Registering and managing non-paying customers on the phone network is a significant operational and financial overhead for MNOs, especially now with mandatory SIM registration being more common. Connecting phones to the network for free has obviously proven to be worthwhile.  The increase in size of the overall network also helps to transform those non-paying users into paying ones as they see more and more value from the increased number of people to connect to.  It is a positive cycle.

This brings me back to an approach I suggested last year: low-bitrate, generic zero-rating.  What if it were normal for all MNOs to offer low-bitrate, generic Internet access in the same manner that all MNOs connect phones to their network?  Let’s imagine that Internet data were enabled by default for free at GSM (2G) speeds of only 9.6kbps to all users.  Let’s also imagine that it is a best-effort service that might not always achieve that speed or may have terrible latency, a bit like real 2G service.

A million users consuming 2G at a modest 4.8kbps would consume about 4.8gbps per second of capacity.  Looking at the adult population of South Africa of roughly 35M people, if everyone were consuming that data on their phones at one time, it would amount to 168 gbps of capacity across the entire country.    Let’s put this in the context of South Africa’s undersea fibre optic cable capacity, which currently has an aggregate design capacity of 17 tbps, soon to reach 22 tbps when the ACE cable lands.  Free 2G data for all would consume less than 1% of the design capacity of the international submarine cables landing in South Africa.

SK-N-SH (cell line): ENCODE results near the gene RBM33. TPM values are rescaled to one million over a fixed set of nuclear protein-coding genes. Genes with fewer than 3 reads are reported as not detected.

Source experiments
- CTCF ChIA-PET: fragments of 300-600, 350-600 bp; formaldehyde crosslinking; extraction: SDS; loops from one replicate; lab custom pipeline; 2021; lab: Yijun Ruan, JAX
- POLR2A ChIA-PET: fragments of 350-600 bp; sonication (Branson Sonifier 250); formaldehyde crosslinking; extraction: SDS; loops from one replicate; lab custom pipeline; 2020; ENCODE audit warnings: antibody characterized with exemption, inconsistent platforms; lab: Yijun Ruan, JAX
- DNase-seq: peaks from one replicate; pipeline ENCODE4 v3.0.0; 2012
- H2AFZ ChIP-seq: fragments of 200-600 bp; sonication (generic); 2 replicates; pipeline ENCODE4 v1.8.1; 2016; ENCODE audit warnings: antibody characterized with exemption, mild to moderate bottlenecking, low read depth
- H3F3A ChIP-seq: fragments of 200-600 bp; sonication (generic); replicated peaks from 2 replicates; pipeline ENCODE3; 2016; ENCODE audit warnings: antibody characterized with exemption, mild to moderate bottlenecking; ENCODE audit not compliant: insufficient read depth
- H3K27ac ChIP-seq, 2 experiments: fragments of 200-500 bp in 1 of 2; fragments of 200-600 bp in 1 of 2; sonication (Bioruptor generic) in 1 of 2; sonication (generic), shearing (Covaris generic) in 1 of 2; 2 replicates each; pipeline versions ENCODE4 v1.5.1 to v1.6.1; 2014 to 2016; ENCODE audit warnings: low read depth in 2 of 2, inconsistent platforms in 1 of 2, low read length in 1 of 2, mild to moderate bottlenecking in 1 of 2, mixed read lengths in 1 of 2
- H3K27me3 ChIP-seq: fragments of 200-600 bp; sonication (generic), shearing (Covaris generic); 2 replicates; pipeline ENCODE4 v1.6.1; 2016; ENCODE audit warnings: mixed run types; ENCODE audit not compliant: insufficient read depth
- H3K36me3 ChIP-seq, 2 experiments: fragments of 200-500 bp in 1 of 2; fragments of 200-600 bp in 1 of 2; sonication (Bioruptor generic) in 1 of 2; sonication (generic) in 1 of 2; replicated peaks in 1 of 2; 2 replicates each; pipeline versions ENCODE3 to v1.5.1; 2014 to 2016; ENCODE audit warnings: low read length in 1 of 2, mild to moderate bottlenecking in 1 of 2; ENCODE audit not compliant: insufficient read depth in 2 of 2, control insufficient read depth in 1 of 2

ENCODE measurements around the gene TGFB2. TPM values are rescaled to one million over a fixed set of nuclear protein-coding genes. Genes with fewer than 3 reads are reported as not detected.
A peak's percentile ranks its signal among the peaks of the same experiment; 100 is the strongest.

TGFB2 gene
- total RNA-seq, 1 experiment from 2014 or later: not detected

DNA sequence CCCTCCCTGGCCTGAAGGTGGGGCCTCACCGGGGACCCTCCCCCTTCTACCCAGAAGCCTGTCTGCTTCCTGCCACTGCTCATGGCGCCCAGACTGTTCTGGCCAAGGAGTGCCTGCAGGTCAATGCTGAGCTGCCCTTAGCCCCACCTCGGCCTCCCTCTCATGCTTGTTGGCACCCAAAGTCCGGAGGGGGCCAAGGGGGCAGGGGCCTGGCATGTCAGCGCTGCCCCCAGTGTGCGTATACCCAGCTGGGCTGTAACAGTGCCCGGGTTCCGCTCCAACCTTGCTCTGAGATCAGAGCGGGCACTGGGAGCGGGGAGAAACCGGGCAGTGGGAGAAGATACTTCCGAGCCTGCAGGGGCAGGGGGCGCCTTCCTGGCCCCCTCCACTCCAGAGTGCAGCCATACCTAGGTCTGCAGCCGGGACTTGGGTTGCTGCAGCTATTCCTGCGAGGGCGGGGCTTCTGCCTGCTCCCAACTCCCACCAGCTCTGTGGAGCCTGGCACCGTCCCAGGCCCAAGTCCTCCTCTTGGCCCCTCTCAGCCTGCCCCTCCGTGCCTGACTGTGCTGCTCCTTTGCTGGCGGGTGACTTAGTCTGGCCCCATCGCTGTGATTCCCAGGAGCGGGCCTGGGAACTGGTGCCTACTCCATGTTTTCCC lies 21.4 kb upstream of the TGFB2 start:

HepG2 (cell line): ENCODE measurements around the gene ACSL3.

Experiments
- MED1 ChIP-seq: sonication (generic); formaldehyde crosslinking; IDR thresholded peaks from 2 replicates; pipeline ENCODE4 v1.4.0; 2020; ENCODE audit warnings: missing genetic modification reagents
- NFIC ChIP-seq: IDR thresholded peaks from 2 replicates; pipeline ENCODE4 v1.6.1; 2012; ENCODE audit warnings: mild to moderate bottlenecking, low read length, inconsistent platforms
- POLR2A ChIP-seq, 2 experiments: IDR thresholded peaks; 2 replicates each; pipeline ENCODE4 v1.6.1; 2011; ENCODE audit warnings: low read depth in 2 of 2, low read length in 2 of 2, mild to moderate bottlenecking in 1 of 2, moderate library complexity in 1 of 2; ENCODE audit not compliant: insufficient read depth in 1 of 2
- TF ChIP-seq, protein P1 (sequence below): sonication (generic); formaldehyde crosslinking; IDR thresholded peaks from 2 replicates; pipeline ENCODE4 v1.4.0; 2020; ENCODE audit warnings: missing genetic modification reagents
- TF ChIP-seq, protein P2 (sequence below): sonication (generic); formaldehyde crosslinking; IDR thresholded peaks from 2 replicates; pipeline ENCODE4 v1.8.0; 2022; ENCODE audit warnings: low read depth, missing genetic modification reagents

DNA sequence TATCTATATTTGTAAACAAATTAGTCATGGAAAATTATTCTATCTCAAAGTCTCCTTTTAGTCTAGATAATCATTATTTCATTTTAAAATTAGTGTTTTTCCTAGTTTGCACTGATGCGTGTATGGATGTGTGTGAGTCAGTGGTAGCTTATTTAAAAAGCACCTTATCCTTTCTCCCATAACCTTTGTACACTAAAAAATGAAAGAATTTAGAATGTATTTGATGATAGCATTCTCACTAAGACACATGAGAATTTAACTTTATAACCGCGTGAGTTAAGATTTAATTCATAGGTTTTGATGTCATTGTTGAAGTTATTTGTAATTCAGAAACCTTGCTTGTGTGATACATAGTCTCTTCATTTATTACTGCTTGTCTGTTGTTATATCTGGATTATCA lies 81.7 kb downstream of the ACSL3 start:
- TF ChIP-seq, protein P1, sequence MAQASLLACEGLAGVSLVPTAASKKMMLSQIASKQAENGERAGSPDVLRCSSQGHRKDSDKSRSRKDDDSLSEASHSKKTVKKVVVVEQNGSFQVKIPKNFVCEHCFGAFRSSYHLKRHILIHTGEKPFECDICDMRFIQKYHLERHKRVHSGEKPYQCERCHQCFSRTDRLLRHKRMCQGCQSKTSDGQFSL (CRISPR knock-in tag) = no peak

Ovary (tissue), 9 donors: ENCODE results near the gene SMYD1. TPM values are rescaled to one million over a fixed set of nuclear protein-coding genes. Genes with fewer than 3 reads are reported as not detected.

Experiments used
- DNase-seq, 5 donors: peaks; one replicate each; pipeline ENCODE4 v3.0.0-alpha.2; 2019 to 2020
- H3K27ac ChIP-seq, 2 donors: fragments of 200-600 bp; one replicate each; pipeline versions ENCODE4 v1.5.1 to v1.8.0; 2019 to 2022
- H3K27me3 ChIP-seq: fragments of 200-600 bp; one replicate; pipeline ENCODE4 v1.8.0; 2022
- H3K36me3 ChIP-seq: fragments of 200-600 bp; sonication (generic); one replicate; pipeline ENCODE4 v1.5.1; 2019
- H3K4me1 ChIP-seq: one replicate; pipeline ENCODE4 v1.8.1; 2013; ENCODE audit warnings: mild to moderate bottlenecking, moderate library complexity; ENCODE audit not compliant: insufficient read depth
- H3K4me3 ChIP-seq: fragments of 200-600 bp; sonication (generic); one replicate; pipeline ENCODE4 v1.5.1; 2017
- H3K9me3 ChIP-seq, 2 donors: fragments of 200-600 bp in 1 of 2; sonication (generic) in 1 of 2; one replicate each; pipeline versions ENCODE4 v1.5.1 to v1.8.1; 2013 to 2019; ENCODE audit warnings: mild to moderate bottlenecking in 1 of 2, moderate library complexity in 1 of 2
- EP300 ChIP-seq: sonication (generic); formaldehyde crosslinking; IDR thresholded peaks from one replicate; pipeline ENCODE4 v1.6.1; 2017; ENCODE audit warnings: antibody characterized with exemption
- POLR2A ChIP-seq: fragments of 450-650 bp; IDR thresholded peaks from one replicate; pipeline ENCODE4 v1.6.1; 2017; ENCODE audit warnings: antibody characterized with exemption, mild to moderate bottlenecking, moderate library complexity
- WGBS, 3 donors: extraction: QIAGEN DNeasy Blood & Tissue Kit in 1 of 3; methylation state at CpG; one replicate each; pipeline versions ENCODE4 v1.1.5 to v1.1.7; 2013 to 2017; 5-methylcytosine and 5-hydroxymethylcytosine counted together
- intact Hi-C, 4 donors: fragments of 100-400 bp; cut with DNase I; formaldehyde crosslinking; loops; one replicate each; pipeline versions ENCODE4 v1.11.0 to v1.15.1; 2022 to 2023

That is a very rough and inevitably flawed calculation.  It doesn’t take into account whether the existing mobile networks could handle this capacity with their current spectrum allocations and technology.  It also doesn’t take into account backhaul limitations where terrestrial fibre is not available.  But we do know that MNOs are actively investing in upgrading their networks, which would make this amount of data an increasingly small percentage of their network traffic.  But the value to individuals would not diminish.  Generic low-speed zero-rating of mobile networks could have multiple impacts. It would:

  • Spur adoption of data services.  As Clay Shirky has so eloquently put it, “If things are expensive to try, people will hold back from trying them and they’ll spend all their time trying not to fail. If the cost of experimentation falls though, and I mean falls precipitously, then people will spend a lot of time experimenting, and instead of not failing, the goal becomes to fail informatively to learn something from the things you tried.”